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Currently, there are several treatment modalities performed by the Urologist which are available for early stage prostate cancer. One of the least invasive or non-surgical is Permanent Radioactive Seed Implantation or brachytherapy. This is a minimally invasive procedure that obviates the need for a prolonged and extensive surgery while achieving comparable long-term cure rate as compared to radical prostatectomy. Iodine 125 radioactive seeds are utilized which produce low dose radioactive energy with known focused area of activity in the appropriate dose which kills the prostate tumor cells leaving the rest of the body unaffected.

Iodine 125 seed consumes 90% of their radioactivity in less than a year wherein therapy is completed. There is minimal radioactivity beyond the patient and to other persons nearby. The permanent Iodine 125 seeds are about the size of a grain of rice. Typically the number of seeds may range from 50 to the size of the prostate as determined by a preliminary volume study.

The prostate gland is treated entirely to provide a treatment uniform dose to ensure other involved areas of the gland not detected before are treated. adequately. Prior to the treatment itself, the patient undergoes the prostate volume study which is guided with a transrectal ultrasound machine. This enable the urologist to make a map of the prostate gland to accurately determine the number of seeds needed to treat the tumor therefore ensuring an accurate location for seed implantation.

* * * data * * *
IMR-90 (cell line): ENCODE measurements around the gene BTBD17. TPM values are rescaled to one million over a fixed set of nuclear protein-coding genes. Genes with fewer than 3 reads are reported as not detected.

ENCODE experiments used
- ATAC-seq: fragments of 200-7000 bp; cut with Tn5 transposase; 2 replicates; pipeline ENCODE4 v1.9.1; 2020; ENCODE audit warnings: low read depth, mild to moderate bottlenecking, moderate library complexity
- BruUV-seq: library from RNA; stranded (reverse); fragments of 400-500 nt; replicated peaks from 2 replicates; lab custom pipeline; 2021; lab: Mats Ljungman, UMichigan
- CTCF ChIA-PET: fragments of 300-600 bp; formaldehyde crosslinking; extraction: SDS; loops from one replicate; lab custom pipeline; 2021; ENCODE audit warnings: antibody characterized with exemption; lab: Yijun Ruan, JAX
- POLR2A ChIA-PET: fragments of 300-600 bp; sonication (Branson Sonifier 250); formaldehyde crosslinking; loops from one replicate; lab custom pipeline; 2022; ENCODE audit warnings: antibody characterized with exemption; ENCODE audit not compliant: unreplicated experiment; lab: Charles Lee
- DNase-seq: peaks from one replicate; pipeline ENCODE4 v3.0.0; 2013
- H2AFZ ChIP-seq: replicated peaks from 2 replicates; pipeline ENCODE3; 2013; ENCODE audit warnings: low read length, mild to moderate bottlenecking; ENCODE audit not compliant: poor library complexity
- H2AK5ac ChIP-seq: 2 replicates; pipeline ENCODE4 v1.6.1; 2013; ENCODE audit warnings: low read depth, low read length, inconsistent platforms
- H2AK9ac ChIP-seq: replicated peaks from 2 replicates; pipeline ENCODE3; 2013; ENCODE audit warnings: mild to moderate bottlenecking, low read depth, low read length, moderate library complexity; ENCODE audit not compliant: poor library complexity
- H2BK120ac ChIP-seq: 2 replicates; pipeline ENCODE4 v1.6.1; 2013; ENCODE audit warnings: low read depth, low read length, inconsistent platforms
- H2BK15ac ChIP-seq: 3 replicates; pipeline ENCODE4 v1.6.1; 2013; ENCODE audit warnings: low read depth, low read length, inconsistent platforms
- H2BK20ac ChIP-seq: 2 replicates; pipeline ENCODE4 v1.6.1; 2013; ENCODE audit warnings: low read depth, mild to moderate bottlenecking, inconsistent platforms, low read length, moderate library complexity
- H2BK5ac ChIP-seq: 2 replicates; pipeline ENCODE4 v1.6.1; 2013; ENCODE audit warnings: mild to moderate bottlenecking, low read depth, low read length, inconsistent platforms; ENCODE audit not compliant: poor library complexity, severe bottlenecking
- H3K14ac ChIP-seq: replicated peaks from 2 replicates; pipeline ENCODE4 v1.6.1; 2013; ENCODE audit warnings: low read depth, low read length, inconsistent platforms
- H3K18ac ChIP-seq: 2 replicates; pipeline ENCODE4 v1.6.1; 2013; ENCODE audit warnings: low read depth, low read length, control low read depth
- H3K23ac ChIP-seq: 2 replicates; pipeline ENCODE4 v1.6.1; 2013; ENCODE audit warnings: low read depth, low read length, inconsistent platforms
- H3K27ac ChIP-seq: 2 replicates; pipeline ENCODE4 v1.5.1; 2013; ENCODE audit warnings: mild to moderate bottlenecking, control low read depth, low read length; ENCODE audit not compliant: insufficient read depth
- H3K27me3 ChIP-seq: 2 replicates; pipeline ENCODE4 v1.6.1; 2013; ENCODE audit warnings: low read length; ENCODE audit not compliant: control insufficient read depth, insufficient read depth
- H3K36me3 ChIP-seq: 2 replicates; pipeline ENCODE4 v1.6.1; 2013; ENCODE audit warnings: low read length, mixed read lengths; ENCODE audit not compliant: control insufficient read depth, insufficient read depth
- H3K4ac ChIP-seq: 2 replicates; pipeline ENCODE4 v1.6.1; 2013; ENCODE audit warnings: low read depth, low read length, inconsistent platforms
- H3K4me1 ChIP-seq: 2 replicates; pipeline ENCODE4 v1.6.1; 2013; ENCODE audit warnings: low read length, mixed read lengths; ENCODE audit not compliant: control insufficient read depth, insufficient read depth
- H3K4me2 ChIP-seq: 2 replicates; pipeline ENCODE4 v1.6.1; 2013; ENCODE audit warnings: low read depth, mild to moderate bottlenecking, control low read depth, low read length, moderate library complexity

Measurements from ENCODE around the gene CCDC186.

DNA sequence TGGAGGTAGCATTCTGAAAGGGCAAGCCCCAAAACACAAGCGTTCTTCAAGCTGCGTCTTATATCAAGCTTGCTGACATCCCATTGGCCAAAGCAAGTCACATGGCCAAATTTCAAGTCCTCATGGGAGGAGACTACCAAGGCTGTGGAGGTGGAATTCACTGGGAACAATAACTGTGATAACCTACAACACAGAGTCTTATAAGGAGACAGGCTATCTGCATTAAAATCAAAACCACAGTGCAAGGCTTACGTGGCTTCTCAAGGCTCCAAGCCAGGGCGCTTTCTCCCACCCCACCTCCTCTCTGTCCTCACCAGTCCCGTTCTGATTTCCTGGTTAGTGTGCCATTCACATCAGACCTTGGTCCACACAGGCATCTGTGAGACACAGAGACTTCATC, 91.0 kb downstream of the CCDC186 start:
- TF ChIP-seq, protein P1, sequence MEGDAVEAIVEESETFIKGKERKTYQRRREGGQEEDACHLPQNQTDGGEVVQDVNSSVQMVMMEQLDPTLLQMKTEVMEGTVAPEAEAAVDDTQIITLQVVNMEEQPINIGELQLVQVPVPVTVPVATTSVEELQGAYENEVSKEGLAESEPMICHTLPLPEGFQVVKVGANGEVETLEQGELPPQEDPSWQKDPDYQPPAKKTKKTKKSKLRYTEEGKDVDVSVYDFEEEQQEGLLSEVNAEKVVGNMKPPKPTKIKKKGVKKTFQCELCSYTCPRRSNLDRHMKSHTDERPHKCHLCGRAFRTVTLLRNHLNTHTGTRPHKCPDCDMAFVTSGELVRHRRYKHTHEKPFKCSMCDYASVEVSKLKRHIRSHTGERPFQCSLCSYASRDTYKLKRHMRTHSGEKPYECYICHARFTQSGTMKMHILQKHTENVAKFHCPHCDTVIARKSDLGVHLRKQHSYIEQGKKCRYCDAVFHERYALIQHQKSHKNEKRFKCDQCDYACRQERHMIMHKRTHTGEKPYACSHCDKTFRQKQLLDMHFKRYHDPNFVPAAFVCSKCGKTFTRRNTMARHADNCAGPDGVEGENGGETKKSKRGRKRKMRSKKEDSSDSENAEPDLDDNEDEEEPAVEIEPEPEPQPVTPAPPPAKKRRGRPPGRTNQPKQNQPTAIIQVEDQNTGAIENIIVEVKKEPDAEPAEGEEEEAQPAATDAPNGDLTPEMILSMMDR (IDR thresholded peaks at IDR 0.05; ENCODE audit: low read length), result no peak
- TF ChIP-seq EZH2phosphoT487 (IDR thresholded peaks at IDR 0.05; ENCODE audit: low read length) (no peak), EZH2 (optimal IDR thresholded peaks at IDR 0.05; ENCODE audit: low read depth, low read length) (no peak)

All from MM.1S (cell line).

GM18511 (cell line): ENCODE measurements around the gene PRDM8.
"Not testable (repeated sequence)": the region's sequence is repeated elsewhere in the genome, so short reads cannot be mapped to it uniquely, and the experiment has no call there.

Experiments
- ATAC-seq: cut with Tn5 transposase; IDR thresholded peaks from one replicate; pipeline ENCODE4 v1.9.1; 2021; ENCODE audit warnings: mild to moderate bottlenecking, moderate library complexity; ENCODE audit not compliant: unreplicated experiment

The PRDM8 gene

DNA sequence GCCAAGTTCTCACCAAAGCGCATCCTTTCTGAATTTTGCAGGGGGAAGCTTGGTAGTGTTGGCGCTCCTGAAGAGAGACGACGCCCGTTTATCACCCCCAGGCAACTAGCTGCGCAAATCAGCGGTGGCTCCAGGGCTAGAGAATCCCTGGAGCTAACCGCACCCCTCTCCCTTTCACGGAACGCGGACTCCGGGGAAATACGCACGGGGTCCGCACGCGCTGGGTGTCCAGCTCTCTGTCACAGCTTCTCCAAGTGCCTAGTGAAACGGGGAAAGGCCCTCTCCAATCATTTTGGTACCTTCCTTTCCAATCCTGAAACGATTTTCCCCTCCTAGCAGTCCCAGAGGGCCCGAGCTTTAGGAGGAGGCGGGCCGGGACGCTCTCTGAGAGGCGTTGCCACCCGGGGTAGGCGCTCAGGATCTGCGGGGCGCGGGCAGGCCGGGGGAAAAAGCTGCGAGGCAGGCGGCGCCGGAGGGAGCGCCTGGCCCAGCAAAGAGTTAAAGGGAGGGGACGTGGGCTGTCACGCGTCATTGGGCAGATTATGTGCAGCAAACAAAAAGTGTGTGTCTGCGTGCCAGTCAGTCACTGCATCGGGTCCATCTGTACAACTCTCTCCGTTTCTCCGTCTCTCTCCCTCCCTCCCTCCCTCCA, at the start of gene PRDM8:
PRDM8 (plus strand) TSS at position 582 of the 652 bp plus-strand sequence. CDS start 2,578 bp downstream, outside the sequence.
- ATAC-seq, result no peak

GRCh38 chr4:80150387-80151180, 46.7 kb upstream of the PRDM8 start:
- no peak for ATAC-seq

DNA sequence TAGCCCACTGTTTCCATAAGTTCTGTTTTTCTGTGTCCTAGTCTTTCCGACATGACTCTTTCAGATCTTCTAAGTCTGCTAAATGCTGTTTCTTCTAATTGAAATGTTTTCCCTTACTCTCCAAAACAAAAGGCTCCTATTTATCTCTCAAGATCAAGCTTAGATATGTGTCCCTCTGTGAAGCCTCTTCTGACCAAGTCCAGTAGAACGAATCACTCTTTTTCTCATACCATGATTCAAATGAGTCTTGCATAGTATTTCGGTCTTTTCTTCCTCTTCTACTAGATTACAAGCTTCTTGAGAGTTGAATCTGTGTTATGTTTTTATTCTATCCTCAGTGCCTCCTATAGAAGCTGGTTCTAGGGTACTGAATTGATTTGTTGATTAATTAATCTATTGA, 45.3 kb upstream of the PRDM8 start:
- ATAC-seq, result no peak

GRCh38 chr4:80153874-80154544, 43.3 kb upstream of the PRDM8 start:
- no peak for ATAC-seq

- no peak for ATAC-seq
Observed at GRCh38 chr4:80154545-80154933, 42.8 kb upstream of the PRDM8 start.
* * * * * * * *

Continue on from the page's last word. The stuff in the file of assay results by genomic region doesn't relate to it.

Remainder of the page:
The patient shall be given prior dietary restrictions and shall undergo bowel preparations. This will ensure that the rectum will be clear to allow visibility of the prostate during the procedure.

The patient will undergo cardio-pulmonary clearance prior to the procedure. Laboratory tests are done to evaluate the patient’s surgical risk to undergo the procedure under spinal anesthesia.

The patient shall discontinue blood thinners such as aspirins and the like at least one week prior to the seed implantation.

Thin needles are inserted into the prostate gland through the skin of the perineum (between the scrotum and the rectum) without any surgical incisions. The procedure is done in the operating room under spinal anesthesia so that it will be a pain-free experience. To ensure proper placement of the needles in conformity to that obtained from the planning, transrectal ultrasound guidance is again utilized. When the exact location of the needle has been ascertained, the seeds will then be deposited into the prostate gland, while the needle is being removed.

Finally a urinary catheter will be placed temporarily into the bladder to allow urine drainage and irrigation for about 24 hours until the patient is discharged the day after. The patient will be brought to the recovery room for about one to two hours. The patient may then resume their usual regular diets. Slight discomfort is experienced by the patients which are relived by oral pain medications. Bloody urine is expected and usually clears within 72 hours. If bleeding and pain persists or fever develops and become more pronounced, the patient should contact their attending urologist.

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